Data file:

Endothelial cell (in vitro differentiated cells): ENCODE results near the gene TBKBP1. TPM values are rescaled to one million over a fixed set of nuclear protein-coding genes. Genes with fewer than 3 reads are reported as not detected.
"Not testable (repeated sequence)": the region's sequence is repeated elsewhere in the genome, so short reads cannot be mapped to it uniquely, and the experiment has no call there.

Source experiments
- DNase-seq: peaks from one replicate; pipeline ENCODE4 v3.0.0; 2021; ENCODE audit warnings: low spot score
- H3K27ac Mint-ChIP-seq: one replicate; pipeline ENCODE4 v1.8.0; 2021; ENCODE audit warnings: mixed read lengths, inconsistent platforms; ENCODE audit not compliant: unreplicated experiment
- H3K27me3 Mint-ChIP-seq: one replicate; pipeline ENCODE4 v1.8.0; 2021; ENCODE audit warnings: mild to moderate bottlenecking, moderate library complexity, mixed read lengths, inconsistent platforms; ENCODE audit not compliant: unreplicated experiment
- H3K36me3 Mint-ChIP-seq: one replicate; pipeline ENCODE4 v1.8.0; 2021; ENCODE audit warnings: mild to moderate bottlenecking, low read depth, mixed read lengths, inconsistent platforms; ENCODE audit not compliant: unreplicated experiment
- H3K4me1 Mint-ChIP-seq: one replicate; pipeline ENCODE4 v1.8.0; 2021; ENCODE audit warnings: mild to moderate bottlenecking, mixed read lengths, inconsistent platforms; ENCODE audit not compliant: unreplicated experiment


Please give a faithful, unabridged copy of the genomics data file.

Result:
Endothelial cell (in vitro differentiated cells): ENCODE results near the gene TBKBP1. TPM values are rescaled to one million over a fixed set of nuclear protein-coding genes. Genes with fewer than 3 reads are reported as not detected.
"Not testable (repeated sequence)": the region's sequence is repeated elsewhere in the genome, so short reads cannot be mapped to it uniquely, and the experiment has no call there.

Source experiments
- DNase-seq: peaks from one replicate; pipeline ENCODE4 v3.0.0; 2021; ENCODE audit warnings: low spot score
- H3K27ac Mint-ChIP-seq: one replicate; pipeline ENCODE4 v1.8.0; 2021; ENCODE audit warnings: mixed read lengths, inconsistent platforms; ENCODE audit not compliant: unreplicated experiment
- H3K27me3 Mint-ChIP-seq: one replicate; pipeline ENCODE4 v1.8.0; 2021; ENCODE audit warnings: mild to moderate bottlenecking, moderate library complexity, mixed read lengths, inconsistent platforms; ENCODE audit not compliant: unreplicated experiment
- H3K36me3 Mint-ChIP-seq: one replicate; pipeline ENCODE4 v1.8.0; 2021; ENCODE audit warnings: mild to moderate bottlenecking, low read depth, mixed read lengths, inconsistent platforms; ENCODE audit not compliant: unreplicated experiment
- H3K4me1 Mint-ChIP-seq: one replicate; pipeline ENCODE4 v1.8.0; 2021; ENCODE audit warnings: mild to moderate bottlenecking, mixed read lengths, inconsistent platforms; ENCODE audit not compliant: unreplicated experiment